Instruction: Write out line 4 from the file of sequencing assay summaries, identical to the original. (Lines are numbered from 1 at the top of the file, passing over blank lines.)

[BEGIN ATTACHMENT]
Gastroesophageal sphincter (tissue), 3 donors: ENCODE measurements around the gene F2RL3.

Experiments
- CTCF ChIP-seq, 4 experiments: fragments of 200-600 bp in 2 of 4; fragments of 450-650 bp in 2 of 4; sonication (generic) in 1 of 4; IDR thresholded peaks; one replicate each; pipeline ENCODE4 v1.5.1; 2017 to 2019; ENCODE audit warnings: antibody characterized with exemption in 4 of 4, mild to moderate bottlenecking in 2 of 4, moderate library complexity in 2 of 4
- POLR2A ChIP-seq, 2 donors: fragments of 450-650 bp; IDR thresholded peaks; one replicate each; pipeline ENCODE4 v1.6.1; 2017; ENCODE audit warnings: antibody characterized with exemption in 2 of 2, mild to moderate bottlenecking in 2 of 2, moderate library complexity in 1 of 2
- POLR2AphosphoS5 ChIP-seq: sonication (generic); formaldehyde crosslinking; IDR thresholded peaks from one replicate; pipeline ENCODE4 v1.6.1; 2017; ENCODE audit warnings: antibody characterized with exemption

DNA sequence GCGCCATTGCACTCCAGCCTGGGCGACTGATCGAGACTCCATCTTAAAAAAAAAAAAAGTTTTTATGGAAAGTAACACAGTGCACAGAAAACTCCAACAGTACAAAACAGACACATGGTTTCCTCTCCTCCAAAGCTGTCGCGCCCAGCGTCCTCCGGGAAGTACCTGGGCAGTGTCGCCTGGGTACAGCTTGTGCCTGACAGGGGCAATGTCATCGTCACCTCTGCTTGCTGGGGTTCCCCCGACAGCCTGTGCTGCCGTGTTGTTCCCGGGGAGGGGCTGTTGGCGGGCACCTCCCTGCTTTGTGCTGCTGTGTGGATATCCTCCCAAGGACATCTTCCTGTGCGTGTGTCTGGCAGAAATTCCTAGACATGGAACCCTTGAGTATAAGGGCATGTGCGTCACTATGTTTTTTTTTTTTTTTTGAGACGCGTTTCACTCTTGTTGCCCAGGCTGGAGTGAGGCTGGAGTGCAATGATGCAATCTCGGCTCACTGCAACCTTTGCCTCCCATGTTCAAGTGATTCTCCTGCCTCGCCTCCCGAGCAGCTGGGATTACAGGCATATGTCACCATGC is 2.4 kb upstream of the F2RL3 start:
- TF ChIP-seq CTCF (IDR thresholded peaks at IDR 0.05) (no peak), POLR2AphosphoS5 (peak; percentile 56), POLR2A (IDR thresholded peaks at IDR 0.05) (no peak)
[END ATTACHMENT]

- POLR2A ChIP-seq, 2 donors: fragments of 450-650 bp; IDR thresholded peaks; one replicate each; pipeline ENCODE4 v1.6.1; 2017; ENCODE audit warnings: antibody characterized with exemption in 2 of 2, mild to moderate bottlenecking in 2 of 2, moderate library complexity in 1 of 2